Lawyers for a consortium of entertainment companies warned that posting the code violated their intellectual property rights. So Digg, which generates revenue by selling ads, began removing any mention of the code and deleting the accounts of members who posted it.
“In order for Digg to survive, it must abide by the law,” Digg Chief Executive Jay Adelson wrote on the site Tuesday afternoon, adding, “We all need to work together to protect Digg from exposure to lawsuits that could very quickly shut us down.”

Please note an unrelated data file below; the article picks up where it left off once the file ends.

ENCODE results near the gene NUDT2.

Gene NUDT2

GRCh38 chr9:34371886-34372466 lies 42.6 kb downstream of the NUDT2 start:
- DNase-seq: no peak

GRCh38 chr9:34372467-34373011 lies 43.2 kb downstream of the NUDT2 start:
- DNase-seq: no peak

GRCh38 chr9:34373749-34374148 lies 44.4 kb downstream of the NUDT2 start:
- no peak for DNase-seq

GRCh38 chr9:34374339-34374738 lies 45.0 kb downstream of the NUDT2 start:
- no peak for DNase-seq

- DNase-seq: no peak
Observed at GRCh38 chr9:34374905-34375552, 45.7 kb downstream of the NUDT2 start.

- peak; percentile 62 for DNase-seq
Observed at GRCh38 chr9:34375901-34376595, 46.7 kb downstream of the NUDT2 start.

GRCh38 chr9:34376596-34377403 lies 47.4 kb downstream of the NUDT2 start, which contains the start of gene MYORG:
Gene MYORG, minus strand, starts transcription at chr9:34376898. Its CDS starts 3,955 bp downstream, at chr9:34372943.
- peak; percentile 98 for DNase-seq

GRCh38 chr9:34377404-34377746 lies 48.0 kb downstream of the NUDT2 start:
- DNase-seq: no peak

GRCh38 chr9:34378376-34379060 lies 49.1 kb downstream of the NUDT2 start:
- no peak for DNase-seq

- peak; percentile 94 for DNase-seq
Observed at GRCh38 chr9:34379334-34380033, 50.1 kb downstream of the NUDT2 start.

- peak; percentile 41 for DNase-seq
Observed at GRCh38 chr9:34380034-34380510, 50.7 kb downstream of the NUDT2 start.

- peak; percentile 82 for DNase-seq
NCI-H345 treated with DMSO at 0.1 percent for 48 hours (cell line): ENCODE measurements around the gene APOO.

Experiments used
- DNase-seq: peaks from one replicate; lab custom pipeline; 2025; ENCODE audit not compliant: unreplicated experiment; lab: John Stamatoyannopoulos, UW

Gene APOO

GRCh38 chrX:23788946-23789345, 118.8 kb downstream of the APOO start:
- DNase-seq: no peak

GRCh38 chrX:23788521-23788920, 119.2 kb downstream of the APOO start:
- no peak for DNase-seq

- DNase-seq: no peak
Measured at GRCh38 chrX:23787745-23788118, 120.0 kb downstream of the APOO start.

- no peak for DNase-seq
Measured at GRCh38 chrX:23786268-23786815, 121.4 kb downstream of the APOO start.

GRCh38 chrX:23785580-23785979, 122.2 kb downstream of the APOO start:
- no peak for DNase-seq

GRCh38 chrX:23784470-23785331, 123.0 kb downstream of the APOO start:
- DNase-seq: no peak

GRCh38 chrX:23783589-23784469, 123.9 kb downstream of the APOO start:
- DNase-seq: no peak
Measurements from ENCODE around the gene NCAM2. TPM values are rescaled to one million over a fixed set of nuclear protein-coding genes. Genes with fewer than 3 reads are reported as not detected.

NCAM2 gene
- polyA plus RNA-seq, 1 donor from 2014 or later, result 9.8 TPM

That didn’t sit well with Digg’s libertarian-leaning users, who fill the site each day with commentary and links to stories about new technology, politics and a wide range of other topics. One particularly hot topic on the site has been the media industry’s practice of wrapping movies, TV shows and songs in anti-piracy software.
Members accused Digg of kowtowing to Hollywood.
It backed down on Tuesday, and let the postings continue, but:
Bernoff, the analyst, said that the 25-person company might be appeasing its members in the short run by capitulating, but that it risked a larger legal battle that could financially wipe out the company down the road.
Mick is founding editor of Slugger. He has written papers on the impacts of the Internet on politics and the wider media and is a regular guest and speaking events across Ireland, the UK and Europe. Twitter: @MickFealty